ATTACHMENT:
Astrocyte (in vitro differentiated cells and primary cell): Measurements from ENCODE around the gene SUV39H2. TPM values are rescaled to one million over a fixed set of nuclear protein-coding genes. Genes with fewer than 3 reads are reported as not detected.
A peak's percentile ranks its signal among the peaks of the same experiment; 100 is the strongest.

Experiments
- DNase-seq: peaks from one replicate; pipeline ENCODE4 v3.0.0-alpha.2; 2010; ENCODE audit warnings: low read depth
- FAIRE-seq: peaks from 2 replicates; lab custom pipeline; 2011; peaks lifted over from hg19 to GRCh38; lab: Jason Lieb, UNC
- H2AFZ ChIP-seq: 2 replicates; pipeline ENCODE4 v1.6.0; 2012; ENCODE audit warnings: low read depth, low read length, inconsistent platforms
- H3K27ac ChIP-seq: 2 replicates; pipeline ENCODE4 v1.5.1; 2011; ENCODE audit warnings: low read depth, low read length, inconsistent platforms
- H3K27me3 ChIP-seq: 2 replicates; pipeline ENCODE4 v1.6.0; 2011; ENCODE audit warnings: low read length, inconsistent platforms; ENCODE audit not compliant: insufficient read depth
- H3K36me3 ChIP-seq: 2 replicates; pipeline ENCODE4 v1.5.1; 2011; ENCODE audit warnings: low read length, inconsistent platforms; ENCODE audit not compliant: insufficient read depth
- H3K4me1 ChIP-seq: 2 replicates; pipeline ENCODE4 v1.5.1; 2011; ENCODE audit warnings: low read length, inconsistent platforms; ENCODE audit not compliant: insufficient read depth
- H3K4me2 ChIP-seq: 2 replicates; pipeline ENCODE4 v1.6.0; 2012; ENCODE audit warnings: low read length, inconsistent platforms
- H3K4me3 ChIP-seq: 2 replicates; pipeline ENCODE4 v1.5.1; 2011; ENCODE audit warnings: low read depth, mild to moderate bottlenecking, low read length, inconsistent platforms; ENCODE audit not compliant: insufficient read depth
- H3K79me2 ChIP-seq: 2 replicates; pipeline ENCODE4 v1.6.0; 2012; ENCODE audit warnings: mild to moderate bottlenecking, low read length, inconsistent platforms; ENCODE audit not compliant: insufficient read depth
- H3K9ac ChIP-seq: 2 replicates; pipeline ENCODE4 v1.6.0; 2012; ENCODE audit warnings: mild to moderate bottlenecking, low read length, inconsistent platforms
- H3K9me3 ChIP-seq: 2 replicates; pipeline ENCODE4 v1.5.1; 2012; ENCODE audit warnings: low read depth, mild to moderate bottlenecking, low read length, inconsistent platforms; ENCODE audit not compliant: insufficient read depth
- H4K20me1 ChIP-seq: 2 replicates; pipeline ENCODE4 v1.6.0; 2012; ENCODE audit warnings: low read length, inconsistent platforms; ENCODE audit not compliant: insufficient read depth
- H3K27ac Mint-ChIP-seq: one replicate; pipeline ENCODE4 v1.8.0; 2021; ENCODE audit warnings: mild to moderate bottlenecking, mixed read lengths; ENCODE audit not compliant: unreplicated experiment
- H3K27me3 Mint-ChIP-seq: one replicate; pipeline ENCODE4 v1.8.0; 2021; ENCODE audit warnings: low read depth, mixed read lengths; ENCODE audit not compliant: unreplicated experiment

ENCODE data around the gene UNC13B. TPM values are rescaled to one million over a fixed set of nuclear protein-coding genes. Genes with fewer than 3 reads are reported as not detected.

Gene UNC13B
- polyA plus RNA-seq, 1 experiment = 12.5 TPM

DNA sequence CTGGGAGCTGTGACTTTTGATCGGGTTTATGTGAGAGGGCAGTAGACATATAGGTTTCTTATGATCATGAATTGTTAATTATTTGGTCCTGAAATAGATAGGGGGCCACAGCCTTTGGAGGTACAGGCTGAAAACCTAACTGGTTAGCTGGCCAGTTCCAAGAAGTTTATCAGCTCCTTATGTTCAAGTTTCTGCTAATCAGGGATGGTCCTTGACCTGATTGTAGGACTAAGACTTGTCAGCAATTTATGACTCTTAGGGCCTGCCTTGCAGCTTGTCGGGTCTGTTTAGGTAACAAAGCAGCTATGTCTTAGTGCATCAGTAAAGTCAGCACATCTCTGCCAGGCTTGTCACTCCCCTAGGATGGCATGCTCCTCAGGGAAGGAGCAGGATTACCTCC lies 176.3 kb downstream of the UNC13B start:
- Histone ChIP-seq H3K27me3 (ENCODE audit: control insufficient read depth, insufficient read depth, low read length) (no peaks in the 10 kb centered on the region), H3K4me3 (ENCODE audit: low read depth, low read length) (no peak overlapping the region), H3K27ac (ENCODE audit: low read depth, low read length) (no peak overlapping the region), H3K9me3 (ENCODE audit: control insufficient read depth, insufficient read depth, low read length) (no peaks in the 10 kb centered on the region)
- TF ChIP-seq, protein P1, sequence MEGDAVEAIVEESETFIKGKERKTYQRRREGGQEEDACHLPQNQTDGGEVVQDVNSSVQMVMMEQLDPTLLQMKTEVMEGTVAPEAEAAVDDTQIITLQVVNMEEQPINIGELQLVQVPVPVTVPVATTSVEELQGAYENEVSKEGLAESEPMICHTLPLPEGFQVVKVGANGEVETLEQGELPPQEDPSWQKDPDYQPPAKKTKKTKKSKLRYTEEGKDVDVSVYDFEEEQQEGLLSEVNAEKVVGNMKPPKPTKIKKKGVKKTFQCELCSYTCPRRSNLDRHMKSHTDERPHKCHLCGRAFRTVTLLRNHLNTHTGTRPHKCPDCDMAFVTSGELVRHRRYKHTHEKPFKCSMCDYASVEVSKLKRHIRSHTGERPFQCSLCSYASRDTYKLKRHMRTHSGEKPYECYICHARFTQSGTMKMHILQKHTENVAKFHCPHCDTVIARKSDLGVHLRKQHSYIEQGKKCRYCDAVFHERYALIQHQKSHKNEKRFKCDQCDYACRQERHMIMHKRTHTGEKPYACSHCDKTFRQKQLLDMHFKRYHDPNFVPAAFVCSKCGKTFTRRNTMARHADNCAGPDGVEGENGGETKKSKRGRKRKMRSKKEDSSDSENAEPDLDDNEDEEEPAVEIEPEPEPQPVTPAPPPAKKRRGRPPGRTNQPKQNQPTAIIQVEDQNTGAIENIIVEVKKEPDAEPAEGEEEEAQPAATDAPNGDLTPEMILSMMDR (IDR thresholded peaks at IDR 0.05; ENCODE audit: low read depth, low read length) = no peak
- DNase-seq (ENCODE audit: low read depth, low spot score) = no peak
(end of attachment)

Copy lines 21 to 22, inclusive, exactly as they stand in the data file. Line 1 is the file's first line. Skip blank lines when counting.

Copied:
- polyA plus RNA-seq, 1 experiment = 12.5 TPM

DNA sequence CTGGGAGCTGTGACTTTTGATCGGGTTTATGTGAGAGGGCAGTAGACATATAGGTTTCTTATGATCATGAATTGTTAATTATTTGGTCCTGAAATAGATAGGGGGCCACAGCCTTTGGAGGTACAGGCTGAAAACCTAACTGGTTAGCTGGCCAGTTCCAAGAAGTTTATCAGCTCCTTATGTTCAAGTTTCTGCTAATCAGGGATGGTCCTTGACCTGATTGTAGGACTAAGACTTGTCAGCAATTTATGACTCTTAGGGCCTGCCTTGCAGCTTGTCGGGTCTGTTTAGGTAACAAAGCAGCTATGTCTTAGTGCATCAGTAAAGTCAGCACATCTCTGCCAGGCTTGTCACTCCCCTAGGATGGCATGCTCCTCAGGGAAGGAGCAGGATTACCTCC lies 176.3 kb downstream of the UNC13B start: